Typically, the workplace is an environment where there is a head boss or supervisor whom we report to in the course of our workday. Eyes are always watching and with some, the work is slackened when the eyes look away. Though the Bible tells us in Proverbs 18:9 that “he who is slack in work is a brother to him who destroys.” And in Colossians 3:23, the word says, “Whatever you do, work at it with all of your heart as unto the Lord and not human masters.”

While Labor Day is a time to pause and reflect leisurely on life and what’s been accomplished through our daily tasks, there is a satisfaction in knowing the results of the hard work and effort will, hopefully, be of service to others, but more importantly, a blessing to the Lord. In our reflections, it’s also pleasing to remember that the joy of our work comes at the hands of the Lord, who gives us the physical and mental strength to accomplish all we do.

This Labor Day, let’s keep the Lord at the forefront for without him, there would be no reason to celebrate this special day. Praise God for his eternal vigilance toward us and for making a way to provide compensation for ourselves and our families through our jobs. In this present economy, many are still without employment. Let’s keep the unemployed whom we know are diligently seeking work in our prayers that the Lord would enable them to find work, so they may do it to glorify Him.



Walk by Faith

There is no greater mission in life than to walk in the way of the Lord on the path he sets before us… the one we walk by faith and not by sight. Apostle Paul likens the journey to a course—at times, a race—and one that he endured faithfully, counting the cost and accepting the trials out of his love for the Lord, knowing his efforts were not in vain.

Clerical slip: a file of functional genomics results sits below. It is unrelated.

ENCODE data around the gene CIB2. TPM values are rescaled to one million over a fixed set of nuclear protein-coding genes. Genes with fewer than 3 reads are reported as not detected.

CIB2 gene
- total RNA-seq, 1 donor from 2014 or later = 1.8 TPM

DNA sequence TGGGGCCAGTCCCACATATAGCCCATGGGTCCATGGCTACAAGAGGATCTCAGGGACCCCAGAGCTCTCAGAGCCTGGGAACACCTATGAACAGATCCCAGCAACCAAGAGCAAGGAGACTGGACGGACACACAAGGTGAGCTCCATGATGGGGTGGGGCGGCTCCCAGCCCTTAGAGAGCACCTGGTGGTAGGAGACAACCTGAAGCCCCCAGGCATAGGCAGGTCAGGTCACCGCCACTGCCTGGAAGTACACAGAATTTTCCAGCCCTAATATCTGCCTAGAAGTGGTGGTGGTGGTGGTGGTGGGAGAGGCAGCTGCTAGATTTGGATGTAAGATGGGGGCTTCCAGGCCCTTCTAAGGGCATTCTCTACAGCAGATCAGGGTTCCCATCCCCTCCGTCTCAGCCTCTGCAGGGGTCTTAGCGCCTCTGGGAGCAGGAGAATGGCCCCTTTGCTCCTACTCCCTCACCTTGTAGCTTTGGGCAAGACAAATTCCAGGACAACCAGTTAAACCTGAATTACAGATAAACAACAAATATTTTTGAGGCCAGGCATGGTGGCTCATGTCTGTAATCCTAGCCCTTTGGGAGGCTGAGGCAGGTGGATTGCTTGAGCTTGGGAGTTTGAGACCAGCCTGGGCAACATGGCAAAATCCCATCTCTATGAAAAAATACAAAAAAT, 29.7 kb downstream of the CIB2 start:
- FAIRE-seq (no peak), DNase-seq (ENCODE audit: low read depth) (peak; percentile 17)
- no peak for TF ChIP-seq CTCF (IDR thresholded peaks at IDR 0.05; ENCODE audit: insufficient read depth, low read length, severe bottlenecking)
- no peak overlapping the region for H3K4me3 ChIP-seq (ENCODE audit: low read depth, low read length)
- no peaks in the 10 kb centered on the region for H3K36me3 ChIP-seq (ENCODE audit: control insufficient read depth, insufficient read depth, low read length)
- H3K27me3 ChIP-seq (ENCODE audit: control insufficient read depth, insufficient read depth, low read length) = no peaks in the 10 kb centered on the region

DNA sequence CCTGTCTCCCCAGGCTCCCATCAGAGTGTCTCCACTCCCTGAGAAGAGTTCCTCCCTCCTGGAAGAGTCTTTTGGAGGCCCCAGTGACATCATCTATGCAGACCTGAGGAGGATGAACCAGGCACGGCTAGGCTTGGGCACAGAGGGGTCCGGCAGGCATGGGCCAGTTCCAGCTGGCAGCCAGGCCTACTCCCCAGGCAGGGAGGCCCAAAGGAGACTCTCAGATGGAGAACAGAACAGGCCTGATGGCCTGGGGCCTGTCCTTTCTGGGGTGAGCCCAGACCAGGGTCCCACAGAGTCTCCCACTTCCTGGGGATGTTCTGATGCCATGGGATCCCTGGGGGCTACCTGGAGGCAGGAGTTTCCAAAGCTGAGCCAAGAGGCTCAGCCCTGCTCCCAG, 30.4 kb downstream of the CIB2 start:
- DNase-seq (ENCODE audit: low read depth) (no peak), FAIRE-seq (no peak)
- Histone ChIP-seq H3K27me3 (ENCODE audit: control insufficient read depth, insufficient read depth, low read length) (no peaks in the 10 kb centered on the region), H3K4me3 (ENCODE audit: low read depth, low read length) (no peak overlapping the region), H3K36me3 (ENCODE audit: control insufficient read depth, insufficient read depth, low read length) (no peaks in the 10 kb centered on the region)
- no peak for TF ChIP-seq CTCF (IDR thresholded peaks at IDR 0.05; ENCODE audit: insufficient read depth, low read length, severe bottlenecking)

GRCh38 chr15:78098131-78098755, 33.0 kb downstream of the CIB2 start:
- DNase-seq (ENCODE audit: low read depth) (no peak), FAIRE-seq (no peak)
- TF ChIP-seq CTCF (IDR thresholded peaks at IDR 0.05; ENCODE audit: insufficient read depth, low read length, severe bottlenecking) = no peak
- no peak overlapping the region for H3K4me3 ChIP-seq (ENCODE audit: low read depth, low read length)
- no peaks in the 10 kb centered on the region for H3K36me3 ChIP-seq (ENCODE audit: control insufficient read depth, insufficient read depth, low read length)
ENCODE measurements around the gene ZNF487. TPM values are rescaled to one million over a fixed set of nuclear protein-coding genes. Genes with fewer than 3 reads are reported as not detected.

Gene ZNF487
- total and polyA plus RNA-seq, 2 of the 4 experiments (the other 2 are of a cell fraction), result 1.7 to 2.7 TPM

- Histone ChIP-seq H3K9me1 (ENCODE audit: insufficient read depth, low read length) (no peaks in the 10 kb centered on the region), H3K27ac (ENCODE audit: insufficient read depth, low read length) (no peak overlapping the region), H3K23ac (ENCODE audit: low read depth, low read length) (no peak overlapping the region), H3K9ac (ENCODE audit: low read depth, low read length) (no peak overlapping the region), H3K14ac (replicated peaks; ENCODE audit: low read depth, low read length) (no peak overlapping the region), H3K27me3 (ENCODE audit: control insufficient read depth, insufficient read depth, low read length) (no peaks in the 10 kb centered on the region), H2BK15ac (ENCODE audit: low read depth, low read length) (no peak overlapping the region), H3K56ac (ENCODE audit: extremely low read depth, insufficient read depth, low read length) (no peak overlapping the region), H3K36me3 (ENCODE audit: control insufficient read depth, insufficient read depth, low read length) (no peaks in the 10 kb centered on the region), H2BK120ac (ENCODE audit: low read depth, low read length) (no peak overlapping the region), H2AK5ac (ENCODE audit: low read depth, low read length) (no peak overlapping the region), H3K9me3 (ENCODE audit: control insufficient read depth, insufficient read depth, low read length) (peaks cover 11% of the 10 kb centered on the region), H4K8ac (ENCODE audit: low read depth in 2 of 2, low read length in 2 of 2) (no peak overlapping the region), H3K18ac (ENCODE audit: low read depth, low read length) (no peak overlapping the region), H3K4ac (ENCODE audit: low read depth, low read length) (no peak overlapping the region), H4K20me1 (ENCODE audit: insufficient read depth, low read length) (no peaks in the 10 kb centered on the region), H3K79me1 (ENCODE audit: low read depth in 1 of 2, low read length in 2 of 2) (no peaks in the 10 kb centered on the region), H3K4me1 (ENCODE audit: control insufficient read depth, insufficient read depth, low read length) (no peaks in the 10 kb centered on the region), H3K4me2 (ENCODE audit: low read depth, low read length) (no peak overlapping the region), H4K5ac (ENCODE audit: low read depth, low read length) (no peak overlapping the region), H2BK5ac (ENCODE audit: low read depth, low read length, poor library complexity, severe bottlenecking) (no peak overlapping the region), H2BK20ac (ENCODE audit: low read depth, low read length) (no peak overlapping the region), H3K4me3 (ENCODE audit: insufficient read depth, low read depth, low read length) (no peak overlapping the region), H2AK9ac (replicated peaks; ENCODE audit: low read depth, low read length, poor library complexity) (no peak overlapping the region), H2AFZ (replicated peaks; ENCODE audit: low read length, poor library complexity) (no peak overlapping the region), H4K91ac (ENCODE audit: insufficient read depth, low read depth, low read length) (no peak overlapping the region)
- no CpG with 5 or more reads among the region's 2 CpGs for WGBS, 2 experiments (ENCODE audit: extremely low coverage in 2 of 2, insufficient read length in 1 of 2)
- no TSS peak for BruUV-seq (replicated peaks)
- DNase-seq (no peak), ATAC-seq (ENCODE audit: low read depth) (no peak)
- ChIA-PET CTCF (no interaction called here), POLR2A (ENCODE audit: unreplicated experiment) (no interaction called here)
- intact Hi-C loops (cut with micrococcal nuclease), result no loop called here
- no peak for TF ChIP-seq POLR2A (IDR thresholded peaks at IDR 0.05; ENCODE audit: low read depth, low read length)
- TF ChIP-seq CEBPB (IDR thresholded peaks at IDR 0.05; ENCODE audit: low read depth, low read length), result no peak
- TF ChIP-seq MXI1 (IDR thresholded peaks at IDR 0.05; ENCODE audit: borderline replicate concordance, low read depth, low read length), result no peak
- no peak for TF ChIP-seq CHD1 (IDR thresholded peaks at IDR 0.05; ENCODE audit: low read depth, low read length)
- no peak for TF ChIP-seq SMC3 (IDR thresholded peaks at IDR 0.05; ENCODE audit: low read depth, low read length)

How do we walk in faith in a world that is going one way, while we, as the faithful ones, are going another? Hebrews 12 says, “Let us run with perseverance the race marked out for us, fixing our eyes on Jesus, the pioneer and perfector of faith.”

If we are diligent to live for Jesus, we will endure all that comes with the journey because we know God is the source of our strength. As we cling to him in prayer and apply his word to our lives, we are harnessed by his spirit to do his will in every situation.

Our Christian walk is also strengthened through fellowship with other believers. It’s not just a faith walk between you and God on an island. We are called to bear each other’s burdens and pray for one another.

Paul expressed to Timothy in his letter (2 Timothy 4:7) – “I have fought the good fight, I have finished my course, I have kept the faith.” Like Paul, may we all be able to say these words at the end of our lives.



Slaves to Righteousness or Sin?

Dealing with Temptation


Tempted much? The lust of the flesh, lust of the eyes, and pride of life can crouch at the door of all of us at times. Though in 1 Corinthians 10:13, Paul says, “God will not tempt us above what we are able to bear… and with the temptation, he will provide a way of escape.”

Some believe this means God will not give them more than they can handle. Actually, God can test a man far more than that. While in Asia, Paul claims that his trials took him to the point of desperation of even life itself. Though at the same time, he shares the antidote to dealing with our struggles: “But this happened that we might not rely on ourselves but on God…” 2 Corinthians 1:9.

Once saved, we have been set free from sin and are now slaves to righteousness according to Romans 6:18. Once we come to Christ through repentance and receive forgiveness for sin, we are empowered by the Holy Spirit. It is through His power that we are able to resist sin.

While some temptations loom beyond our control, that’s the time we need to yield and ask, How do I approach this trial, Lord? Please give me your strength to respond as you would… out of my love for you, I choose your way and not my own to be delivered.